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Figure 29.5 Model results, 1900-2100: (a) consumption; (b) secondary production fraction; (c) price; (d) ore grade; (e) energy consumption

Figure 29.5 (cont.)

model has the option to scale down future metal demand from the IU curve, for example to simulate the effect of technology transfer. Finally, demand in the model is also influenced by metal prices, for which we have used a simple elasticity function. The calibration of the IU function, based on the regional use trends, produced the IU curves shown in Figure 29.4.

Metal Production

The model distinguishes between primary production and recycling (see Figure 29.1). Their market shares are calculated on the basis of relative costs: that is, if costs are equal, market shares are also equal; if relative costs rise, the market share declines (for more details, see de Vries and van den Wijngaart 1995). In contrast to the demand formulation, we have assumed that, since metal ores and commodities are traded globally, most of the production dynamics included in the model can adequately be described at the one-world level. A one-world production model also avoids the need to describe the complex dynamics of regional metal production and trade.

Primary production

Primary production in the model encompasses all processes from mining and milling to smelting and refining. With respect to its dynamics (see Figure 29.2), two main loops can be distinguished: the long-term loop describing the trade-off between depletion and learning dynamics, and the short-term demand-investment-production-price loop. Here, we focus on the first, since it is more relevant given our model objective.

Long-term loop: learning and depletion

We have defined the issue of (potential) depletion completely in terms of quality, that is, ore grade. Assuming that resources of the highest quality are exploited first, further exploitation always leads to quality decline. Such a decline can lead to increased energy requirements and production costs per unit of primary metal if not offset by further technological development. In the past, technological development has been extremely important. Considering steel, for instance, in this century we have seen the introduction of the Bessemer production process, open hearth steel production, oxygen steel production, continuous casting processing and electric arc steel production - each time reducing energy requirement and production costs. Several authors have found that technology development can be described well by a log-linear relationship between cumulative production and the efficiency of the process ('learning-by-doing'). The more frequently a process has been performed, the more knowledge has accumulated to improve its efficiency. The progress ratio of such curves (defined as one minus the factor with which production per unit of capital or energy improves on a doubling of cumulative output) generally varies between 0.65 and 0.95 (Chapman and Roberts 1983; Argote and Epple 1990; Weston and Ruth 1997). Based on historical data, a progress ratio of 0.8 is used in the metals model (Chapman and Roberts 1983).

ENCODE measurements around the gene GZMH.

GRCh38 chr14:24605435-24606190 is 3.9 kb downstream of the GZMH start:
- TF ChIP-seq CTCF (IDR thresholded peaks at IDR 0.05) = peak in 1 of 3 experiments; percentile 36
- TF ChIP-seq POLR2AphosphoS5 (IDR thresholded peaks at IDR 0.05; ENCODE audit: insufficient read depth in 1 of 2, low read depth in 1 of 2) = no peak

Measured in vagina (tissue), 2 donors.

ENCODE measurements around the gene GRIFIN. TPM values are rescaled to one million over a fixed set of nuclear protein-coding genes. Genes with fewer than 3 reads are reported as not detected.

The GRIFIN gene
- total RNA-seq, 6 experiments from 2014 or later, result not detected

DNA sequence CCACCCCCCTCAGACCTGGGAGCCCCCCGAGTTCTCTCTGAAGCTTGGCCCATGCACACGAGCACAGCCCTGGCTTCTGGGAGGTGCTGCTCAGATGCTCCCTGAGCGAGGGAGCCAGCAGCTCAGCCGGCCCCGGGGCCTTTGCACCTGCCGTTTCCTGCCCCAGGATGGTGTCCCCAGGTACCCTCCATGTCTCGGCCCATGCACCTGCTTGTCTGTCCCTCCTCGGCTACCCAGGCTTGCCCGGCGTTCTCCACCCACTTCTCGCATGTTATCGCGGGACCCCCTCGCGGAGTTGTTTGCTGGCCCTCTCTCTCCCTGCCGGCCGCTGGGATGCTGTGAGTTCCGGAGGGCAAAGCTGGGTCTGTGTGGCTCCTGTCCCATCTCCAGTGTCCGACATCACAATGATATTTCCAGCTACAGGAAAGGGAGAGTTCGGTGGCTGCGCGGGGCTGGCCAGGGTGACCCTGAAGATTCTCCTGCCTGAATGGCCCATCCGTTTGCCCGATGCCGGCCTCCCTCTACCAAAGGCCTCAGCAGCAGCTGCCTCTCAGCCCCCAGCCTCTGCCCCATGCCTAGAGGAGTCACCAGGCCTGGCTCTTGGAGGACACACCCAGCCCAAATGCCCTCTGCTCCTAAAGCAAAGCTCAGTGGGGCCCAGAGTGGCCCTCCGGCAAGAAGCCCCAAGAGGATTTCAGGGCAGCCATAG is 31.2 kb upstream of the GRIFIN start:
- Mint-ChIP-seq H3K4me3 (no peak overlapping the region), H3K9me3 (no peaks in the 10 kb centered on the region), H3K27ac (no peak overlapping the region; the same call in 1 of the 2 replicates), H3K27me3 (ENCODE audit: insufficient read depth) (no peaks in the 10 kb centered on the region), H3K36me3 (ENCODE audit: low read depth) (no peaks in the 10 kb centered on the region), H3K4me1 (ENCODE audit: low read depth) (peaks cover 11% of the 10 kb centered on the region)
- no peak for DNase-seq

Ore grade decline by itself has received considerable attention from geologists in terms of quantity-quality relationships. The relationship chosen for the metals model is that of Lasky, describing ore grade as a function of the cumulative tonnage of ore produced. (In fact, this empirical relationship can be looked upon as the high grade end of a log-normal distribution. Log-normal distribution of elements is often assumed to be a fundamental law of geochemistry.) Lasky-type relationships should be used with care (Brinck 1979; Singer and Mosier 1981). Deffeyes and MacGregor (1980) have derived several depletion constants for such curves that are also used in the metals model. Parameters for the capital -output ratio (COR) and energy intensity (EI) equations are based on de Vries (1989a) and Chapman and Roberts (1983).

Secondary Production

In principle, recycling limits waste flows to the environment and reduces energy requirements since the energy-intensive mining and concentration stages are avoided. The main factors influencing the recycling rates are (a) scrap availability, (b) relative processing costs of scrap and virgin metals, and (c) possibility of cost-effective scrap collection (Duchin and Lange 1994).

We distinguish between two types of recycling in the model: (i) old scrap recycling, that is, direct recycling of metal products after their use (p = 2 in Figures 29.1 and 29.2); and (ii) dumped scrap recycling, that is, recycling of metal products after disposal (p = 3 in Figure 29.1). Secondary production in the literature sometimes also includes 'home scrap' and 'process scrap' recycling, which refers to recycling within the metal industry. These types of recycling have not been modeled explicitly as they are considered as part of the primary production process.

Dynamics of secondary production

The main difference between the model dynamics for recycling and those for primary production is that the costs for old scrap recycling are assumed to depend on the quality of the material to be recycled. As easily recyclable fractions will normally be recycled first, recycling will become more expensive if a higher fraction of old scrap is recycled (Gordon et al. 1987). For both capital and energy intensity we have used the relationship of Gordon et al. (1987). The energy intensity of recycling of the metals included in this study is, on average, about one-fourth to one-third of primary production (Chapman and Roberts 1983; Frosch et al. 1997).

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